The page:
Still, while Here and Now is far more inclusive than any of Hunter's earlier projects — in fact, the show's main cinematographer, Quyen Tran, is the first woman she's ever worked with in that role — her filmography is unusual for the sheer number of female directors it includes. Her career may have been launched by the likes of Brooks and Joel and Ethan Coen, but she's done some of her richest work in films directed by women, namely Campion (The Piano, Top of the Lake), Catherine Hardwicke (thirteen) and Jodie Foster (Home for the Holidays).

"I certainly have known that it's just a million times harder for female directors," she says. "I remember Catherine Hardwicke, after I had done thirteen with her — which nobody could have directed except for Catherine — and then she did the first Twilight, and when Twilight was a massive success, they got somebody else to direct the second one. [And] it was a guy. I was like, 'That's not good.' If a woman does something that doesn't come out utterly successfully, she will not get a second try. But with Catherine, it was like, she hit one out of the park and didn't get a second try. … That was disheartening."

For all the forward progress being made now in Hollywood thanks to movements like #MeToo and Time's Up (for the record, Hunter calls "the extent of" the allegations against one-time collaborator Harvey Weinstein "shocking"), she seems to relate to her Here and Now character's sense that things have in some ways gone backwards politically. On the show, Audrey and Greg — baby boomer liberals who met and fell in love while attending UC Berkeley — have become disillusioned with the state of the world and the seeming destruction of the idealism they once harbored for themselves and their country.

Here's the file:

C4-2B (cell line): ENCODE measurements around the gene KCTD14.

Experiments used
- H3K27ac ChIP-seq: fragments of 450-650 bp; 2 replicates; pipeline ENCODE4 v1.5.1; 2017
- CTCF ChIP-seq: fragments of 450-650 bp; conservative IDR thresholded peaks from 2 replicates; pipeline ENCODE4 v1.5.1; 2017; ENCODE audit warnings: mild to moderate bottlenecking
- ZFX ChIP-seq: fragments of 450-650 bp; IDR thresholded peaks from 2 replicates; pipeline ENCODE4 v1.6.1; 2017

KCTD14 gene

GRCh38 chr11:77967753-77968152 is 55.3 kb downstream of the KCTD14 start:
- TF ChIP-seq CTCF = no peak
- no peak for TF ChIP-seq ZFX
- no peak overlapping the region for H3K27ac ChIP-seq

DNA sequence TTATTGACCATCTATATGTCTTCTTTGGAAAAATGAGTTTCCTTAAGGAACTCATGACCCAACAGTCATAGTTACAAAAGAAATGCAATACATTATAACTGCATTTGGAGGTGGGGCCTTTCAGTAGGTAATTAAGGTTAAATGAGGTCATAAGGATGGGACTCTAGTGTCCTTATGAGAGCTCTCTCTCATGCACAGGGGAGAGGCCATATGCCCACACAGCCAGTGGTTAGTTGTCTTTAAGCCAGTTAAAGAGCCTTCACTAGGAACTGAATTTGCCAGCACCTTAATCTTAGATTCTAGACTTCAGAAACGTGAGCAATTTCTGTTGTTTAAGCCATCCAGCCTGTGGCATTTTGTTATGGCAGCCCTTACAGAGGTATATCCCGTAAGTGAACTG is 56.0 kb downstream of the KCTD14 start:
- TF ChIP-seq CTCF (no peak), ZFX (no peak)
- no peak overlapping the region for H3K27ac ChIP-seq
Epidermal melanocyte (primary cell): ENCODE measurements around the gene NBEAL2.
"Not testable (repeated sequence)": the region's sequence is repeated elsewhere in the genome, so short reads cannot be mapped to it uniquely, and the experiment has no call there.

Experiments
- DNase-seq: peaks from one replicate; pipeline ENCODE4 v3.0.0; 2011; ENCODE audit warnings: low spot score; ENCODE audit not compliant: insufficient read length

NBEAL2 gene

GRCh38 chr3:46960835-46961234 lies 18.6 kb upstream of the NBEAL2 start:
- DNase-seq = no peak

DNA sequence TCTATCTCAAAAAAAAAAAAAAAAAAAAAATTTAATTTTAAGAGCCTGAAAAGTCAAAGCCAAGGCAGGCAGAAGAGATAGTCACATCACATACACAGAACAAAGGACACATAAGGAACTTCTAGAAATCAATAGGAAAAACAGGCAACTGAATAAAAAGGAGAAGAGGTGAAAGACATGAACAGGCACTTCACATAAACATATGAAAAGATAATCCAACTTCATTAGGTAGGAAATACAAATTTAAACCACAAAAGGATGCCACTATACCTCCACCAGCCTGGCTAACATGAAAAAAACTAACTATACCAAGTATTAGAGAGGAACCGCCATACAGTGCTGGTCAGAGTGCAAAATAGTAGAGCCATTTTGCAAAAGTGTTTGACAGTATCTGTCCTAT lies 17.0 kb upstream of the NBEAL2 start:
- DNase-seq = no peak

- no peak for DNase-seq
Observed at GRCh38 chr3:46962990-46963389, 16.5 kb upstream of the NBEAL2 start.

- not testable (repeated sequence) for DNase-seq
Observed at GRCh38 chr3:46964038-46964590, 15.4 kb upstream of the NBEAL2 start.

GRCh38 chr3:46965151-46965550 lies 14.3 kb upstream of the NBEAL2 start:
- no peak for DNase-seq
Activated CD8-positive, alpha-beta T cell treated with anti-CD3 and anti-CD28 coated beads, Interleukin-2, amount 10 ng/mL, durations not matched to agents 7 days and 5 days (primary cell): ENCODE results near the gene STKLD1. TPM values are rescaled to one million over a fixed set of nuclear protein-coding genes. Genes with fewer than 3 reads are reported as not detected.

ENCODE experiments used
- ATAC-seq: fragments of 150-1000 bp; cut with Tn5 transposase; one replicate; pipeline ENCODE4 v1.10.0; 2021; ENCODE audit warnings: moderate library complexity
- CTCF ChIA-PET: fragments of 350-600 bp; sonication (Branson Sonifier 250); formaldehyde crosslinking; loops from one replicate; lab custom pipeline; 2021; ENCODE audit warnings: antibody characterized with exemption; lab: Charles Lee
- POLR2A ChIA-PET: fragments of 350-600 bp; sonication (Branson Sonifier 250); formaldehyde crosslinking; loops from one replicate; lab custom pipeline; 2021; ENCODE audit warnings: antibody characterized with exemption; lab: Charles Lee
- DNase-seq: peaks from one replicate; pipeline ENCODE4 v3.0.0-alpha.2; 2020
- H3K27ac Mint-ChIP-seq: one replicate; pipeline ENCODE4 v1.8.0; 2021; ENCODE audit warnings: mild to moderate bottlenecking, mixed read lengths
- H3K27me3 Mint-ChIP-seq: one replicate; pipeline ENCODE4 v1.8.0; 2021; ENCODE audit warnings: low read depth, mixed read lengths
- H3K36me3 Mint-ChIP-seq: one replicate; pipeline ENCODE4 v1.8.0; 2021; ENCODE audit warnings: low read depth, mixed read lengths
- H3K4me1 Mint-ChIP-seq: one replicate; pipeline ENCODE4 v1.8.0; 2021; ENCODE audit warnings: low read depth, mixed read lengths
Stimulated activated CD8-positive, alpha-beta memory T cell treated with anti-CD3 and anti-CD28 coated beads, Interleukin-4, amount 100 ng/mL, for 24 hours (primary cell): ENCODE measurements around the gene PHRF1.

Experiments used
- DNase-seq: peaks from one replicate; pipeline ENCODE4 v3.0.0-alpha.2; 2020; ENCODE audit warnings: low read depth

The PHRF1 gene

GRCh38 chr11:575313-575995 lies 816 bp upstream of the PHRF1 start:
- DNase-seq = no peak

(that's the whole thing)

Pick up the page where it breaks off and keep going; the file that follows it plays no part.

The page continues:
"I definitely do feel that a lot of the values that they've fought hard to instate have taken major steps back, and that there's injury involved, in that there's a certain kind of destruction involved," she says of the characters. "And sometimes when institutions, when cultures, when societies take steps back, what is destroyed cannot easily be put back. I also believe that there's just a personal disappointment as well that feels extremely human. That you are not now who you thought you might become. And it's not who you wished you would become."

But in one critical way, Hunter is the nearly the polar opposite of the character she plays. In Here and Now, Audrey has if anything become more fastidious and obsessed with maintaining control over her life and surroundings than she was as a young woman. Hunter, on the other hand, has in some ways pulled back. For starters, she's not sweating her Oscar snub for The Big Sick. "The whole Oscar thing — that's a real crapshoot," she says. "You get one or you don't. I mean, no one has control over that stuff." (Though awards season PR reps may disagree.) But on a grander scale, she finds comfort in knowing that she made it through the gauntlet and remains standing.

"I'm a little more relaxed at this point in my life than I was when I was younger," she says. "The relaxation has been hard won, but it's also been kind of a gift. Often when I'm faced with a situation I go, 'Oh, yeah, this is kind of like that time blah blah.' And I realize that I've actually lived through it. I've gotten through it."

Here and Now premieres Sunday, Feb. 11, on HBO.